14 Minutes of SaaS

14 Minutes of SaaS

E30: Mike Reiner, CoFounder City.ai, democratising artificial intelligence – 2 of 2

Mike Reiner at TOA Berlin with Stephen Cummins. Part 1 of a 2 part conversation with Stephen Cummins for 14 Minutes of SaaS. Part 2 of 2

E30: Mike Reiner, CoFounder City.ai, democratising artificial intelligence – 2 of 2

This is the second of two episodes with Mike Reiner, Co-Founder of City.ai and Venture partner in OpenOcean. He talks about democratising AI, how he expanded City.ai from Berlin and Amsterdam into dozens of cities and over 200 ambassadors globally, getting 2,800 attendees to the first WorldSummit.ai, and how he assesses whether he wants to invest in a founding team. “We started with Amsterdam.AI and Berlin.AI. Then we got more city names dot AI. And then we just started City.AI as an umbrella kind of brand. Yeah. Now, we are in like 57 cities.”

Transcript, part 2 of 2
Mike Reiner talking with Stephen Cummins
———

Mike Reiner

Different experiences gives you this gut feeling, right? Because you mentioned like data sounds very concrete, but at the end of the day it becomes something very intuitive. We see a founder, we talk to someone and you very quickly have this feeling ‘Aw this is going to be successful!’. And you can’t really pin it down, it’s not like there’s very concrete data points. So it’s something very tangible.

Stephen Cummins

Welcome to 14 minutes of SaaS, the show where you can listen to the stories and opinions of founders of the world’s most remarkable SaaS ScaleUps.

In this, the second like and concluding episode in the interview with Mike Reiner, he expands on founding City.ai, a non-profit and a global series of events based around democratising the design and development of artificial intelligence. It’s expanded from Berlin and Amsterdam to by now 65 cities. He talks about how educational his life is as a VC. And he really gets into the sorts of things he looks for in a founder when he’s trying to assess whether or not that person to be successful.

So you decided to co-found City.AI and it’s become an incredible distributed global community for people working in AI, and interests in AI. And I believe it’s expanded to 55 cities. How did you get there?

Mike Reiner

Look, I mean it really started just as a passion project. Initially we started just in Berlin and Amsterdam. So we just did an event – we asked people to get together and share the challenges and their lessons learned. What have you done? What has worked? What has not worked? Yeah, people liked it. And we really liked the transparency, because there was a lot of talk – but love to hear the stories behind it. You know, what didn’t work is always a very powerful thing to hear. And a great thing to learn from. And then we did it the more cities. Initially we just reached out to friends of ours and asked ‘Hey do you want to start a chapter in your city?’ So we worked with what we call ambassadors in the respective cities, they started a local chapter. So we have City.AI as the umbrella brand …. with many people confused in the context of smart cities … for obvious reasons.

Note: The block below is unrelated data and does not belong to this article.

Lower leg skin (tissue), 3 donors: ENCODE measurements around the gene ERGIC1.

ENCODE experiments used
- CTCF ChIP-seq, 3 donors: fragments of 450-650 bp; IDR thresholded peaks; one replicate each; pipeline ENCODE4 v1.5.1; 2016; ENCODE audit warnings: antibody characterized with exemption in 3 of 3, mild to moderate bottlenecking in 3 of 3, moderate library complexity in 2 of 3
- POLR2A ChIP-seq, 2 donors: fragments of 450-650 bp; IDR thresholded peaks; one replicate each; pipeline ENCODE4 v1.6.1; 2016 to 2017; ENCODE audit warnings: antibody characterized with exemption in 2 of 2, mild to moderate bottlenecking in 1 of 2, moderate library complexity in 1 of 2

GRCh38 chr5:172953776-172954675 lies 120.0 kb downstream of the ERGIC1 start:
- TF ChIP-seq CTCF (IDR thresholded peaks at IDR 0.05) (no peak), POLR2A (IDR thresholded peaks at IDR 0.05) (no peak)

But it really just started because we started with Amsterdam.AI and Berlin.AI … you know. Then we have more city names dot AI. And then we just started City.AI as an umbrella kind of brand. Yeah. Now, we are in like 57 cities. We’re having quarterly events in each of those cities. We have like a slack group where we are now close to 200 ambassadors who are sharing what’s happening in Singapore versus New York. You know. Also emerging hubs … sharing incredible stories of what’s happening there. There’s less experience there, but there’s a lot of drive and eagerness to learn which I always really love. So it’s been a fantastic experience.

And then on the back of it, we started a conference called WorldSummit.AI. The first event was over 2,800 people … which I thought was very ambitious.

Stephen Cummins

Amazing. You’re a VC as well. You invest in a lot of companies. How much of your time does all about take up … and how’s that going?

Mike Reiner